Former India captain Sourav Ganguly believes England's reliance on Andrew Flintoff caused the all-rounder to call a premature end to his Test career.

Flintoff announced on Wednesday that he will retire from Test cricket at the end of the current npower Ashes series, claiming his constant battle with injuries had finally taken its toll.

The 31-year-old's career has been undermined by injury in recent years and his decision comes as he looks to prove his fitness for the second Test which begins at Lord's on Thursday.

Flintoff suffered a recurrence of the knee injury that required surgery earlier this year during the first Test in Cardiff, when he was forced to toil for 35 overs as Australia's amassed a massive first-innings 674 for six declared.

Ganguly reckons England have failed to manage their star all-rounder's workload during his 76-Test career, saying he would have played on longer but for their over-reliance on his match-winning abilities.

"It's a big loss for England. I always said England needed to balance his bowling with his batting if they wanted him to survive longer in Test cricket," he told Press Association Sport.

"With England, every time they are under pressure it is Freddie with the ball because he is their best bowler.

"He's a big boy and injuries are part and parcel of sport, but there are other fast bowlers around the world who are running in and keep playing and doing well in Test matches.

"I think this has a lot to do with Freddie's body and at the end of the day he had to make a call on which version of the game he wants to play the most."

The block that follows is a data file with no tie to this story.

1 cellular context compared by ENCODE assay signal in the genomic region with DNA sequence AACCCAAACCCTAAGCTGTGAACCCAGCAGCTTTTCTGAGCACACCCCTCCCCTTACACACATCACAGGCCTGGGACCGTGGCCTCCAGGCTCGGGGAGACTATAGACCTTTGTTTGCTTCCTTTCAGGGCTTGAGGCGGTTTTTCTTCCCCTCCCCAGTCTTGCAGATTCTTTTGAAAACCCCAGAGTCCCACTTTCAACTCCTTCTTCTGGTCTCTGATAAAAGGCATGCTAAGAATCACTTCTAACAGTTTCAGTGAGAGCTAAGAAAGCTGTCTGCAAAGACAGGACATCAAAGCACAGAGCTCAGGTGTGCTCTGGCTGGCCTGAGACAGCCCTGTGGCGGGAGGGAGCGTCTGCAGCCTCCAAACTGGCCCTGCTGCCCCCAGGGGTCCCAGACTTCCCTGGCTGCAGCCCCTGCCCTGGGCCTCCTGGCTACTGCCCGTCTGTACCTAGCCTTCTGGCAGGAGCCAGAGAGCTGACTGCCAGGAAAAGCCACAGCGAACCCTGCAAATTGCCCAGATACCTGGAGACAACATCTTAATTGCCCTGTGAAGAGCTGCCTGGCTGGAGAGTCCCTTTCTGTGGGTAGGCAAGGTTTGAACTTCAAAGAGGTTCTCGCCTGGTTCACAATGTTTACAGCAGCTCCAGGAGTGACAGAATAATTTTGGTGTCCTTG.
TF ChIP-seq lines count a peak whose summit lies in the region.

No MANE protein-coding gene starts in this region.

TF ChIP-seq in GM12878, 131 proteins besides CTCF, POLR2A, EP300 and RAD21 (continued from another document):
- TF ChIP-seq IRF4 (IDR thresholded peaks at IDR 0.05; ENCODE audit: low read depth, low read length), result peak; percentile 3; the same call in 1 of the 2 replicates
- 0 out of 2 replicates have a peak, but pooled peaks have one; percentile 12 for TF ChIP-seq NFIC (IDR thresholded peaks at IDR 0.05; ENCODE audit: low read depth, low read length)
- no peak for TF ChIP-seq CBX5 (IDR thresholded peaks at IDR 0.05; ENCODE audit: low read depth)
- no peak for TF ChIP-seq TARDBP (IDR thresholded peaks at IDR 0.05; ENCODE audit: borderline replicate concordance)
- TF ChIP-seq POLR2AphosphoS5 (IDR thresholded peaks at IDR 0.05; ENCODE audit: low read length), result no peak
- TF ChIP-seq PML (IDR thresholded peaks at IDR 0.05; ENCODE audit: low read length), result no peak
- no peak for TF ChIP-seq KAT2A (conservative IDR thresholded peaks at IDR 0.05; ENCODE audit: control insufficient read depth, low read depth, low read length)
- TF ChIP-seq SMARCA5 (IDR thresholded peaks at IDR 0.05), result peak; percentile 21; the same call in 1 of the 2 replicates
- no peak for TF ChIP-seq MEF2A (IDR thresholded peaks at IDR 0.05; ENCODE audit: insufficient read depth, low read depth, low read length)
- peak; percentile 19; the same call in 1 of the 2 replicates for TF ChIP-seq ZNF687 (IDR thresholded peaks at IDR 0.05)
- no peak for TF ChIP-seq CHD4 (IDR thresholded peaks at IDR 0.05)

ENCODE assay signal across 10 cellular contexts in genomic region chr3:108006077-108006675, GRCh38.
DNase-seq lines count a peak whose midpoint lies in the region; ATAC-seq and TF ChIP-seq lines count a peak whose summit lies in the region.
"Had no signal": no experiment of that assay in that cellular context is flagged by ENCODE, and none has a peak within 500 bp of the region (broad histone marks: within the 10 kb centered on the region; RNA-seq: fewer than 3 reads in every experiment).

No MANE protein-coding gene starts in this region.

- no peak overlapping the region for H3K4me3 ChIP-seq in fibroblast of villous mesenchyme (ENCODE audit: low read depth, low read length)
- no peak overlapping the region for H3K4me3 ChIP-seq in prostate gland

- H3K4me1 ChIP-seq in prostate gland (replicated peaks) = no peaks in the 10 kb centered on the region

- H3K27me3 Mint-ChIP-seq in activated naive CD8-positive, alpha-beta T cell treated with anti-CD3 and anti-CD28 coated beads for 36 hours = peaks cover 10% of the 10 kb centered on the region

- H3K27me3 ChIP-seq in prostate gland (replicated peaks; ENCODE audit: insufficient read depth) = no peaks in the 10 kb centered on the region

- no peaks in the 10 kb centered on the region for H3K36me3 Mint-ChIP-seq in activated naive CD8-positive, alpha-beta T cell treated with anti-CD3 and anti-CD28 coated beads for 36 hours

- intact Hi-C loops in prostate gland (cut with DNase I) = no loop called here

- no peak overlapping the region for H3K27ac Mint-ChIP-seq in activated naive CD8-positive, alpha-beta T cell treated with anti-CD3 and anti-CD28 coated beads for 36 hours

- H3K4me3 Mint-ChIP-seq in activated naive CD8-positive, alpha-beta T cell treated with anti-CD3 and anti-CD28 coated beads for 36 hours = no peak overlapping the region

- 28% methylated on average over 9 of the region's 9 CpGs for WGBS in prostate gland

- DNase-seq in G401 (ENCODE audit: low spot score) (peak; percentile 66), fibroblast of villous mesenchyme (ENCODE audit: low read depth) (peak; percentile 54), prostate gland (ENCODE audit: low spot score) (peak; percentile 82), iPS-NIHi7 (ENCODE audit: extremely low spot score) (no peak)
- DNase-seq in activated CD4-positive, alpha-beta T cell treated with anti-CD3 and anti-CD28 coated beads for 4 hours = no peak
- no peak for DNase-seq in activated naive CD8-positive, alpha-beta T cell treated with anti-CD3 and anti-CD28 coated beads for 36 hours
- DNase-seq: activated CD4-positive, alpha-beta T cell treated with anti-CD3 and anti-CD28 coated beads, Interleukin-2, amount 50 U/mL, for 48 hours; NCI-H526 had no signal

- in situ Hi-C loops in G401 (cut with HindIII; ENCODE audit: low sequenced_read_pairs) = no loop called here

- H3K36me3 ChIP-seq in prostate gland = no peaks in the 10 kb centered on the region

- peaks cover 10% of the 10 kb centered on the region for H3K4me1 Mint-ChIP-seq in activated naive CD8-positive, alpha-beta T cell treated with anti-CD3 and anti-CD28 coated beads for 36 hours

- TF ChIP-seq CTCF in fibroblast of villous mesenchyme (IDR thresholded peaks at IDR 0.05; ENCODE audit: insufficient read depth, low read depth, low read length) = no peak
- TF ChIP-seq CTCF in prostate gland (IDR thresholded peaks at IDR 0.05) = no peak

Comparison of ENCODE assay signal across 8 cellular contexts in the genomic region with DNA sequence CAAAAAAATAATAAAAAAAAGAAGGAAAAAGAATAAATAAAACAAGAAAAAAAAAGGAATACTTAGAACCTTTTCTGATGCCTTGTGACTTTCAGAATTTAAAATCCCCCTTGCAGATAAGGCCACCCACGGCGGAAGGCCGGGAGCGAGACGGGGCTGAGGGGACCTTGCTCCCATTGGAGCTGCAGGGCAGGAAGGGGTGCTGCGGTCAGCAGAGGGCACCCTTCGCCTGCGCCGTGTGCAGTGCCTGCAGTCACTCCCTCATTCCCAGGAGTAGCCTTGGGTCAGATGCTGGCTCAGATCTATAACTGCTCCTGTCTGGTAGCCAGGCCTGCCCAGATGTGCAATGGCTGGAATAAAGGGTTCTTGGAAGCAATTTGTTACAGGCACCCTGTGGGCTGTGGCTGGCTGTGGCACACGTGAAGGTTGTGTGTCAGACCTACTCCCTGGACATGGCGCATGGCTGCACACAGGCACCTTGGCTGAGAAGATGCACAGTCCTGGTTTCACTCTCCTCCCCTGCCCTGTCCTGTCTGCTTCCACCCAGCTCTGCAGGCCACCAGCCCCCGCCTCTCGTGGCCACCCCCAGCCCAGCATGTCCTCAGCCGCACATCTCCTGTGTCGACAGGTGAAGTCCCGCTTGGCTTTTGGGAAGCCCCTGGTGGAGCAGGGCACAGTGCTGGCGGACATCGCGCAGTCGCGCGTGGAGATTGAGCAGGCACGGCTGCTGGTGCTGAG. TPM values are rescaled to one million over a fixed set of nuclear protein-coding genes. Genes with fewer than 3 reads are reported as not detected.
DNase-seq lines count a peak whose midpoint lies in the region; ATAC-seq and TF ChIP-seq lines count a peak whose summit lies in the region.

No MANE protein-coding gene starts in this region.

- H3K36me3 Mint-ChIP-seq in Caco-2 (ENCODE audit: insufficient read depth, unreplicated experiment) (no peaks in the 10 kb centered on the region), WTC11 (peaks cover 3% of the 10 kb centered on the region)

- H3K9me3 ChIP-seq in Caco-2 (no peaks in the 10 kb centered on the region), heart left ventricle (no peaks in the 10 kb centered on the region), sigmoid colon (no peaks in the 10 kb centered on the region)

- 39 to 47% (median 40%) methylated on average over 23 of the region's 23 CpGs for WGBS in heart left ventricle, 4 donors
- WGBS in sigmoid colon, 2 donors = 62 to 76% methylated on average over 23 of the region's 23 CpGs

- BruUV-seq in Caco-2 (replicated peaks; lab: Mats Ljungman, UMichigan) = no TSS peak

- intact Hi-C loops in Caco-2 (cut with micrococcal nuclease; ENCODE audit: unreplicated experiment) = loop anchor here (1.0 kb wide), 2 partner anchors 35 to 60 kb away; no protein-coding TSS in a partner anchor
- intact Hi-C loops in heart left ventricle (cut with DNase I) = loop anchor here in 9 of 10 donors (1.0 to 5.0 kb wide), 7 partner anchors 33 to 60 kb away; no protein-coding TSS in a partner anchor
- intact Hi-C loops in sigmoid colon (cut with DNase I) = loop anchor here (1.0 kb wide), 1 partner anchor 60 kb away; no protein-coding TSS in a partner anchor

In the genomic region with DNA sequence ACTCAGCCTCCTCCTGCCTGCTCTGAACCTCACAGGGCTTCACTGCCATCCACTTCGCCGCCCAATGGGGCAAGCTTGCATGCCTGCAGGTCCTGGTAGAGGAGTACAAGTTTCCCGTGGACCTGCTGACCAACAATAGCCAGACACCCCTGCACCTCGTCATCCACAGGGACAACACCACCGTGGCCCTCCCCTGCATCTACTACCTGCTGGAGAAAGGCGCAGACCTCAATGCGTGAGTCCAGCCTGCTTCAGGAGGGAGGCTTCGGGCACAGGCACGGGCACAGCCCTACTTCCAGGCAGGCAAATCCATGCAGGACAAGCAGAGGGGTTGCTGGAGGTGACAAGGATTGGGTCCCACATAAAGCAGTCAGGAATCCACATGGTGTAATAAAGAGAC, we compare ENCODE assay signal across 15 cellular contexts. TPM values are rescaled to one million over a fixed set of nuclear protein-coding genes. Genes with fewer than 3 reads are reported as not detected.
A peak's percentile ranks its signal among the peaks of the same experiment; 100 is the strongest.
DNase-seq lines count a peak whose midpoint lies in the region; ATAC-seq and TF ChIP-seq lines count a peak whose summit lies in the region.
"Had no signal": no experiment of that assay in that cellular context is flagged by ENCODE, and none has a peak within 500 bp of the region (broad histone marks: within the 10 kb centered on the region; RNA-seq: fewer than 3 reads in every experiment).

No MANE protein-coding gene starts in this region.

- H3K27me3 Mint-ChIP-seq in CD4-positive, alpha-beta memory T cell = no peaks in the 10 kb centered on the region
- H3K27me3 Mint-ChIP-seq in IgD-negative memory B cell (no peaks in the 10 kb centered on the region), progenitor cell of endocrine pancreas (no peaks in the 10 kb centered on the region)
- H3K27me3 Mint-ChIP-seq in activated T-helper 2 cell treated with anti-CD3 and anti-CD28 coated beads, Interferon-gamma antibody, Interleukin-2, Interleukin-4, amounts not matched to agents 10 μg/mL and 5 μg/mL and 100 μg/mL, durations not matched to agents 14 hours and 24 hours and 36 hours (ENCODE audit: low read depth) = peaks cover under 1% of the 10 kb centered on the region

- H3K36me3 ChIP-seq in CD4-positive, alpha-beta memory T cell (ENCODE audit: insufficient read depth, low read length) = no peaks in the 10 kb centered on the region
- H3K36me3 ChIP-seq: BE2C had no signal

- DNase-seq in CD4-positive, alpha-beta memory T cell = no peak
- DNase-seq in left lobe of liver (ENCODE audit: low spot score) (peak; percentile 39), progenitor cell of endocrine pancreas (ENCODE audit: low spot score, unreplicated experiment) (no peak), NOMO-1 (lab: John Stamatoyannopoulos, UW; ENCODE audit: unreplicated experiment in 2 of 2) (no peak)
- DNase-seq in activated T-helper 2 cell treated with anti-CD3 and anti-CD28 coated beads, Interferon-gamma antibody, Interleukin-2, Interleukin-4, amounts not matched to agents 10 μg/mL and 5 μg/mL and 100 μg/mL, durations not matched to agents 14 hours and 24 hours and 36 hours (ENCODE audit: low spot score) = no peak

Ganguly dismissed the notion Flintoff's Test retirement had been fast-tracked by the growing demands placed on international cricketers by a busy schedule, reiterating his belief Flintoff had simply been over-bowled.

He said: "I think it more about Freddie Flintoff's body than the rigours of international cricket. To be honest it's the amount of bowling he does for England."

Ganguly, a former team-mate of Flintoff's at Lancashire, announced his decision to retire from Test cricket last year ahead of India's Test series against Australia.

The 37-year-old, who played 113 Tests for his country, said the decision had lifted the pressure off his shoulders going into that series, which India won 2-0, and warned Australia that could inspire Flintoff as he seeks to go out on a high.

"You enjoy every day of Test cricket because you know it's going to be your last," he added.

"You don't have any pressures on because you know you don't have selection issues to worry about after the series.

"You also play with a lot more freedom and with Freddie that is probably when he plays at this best."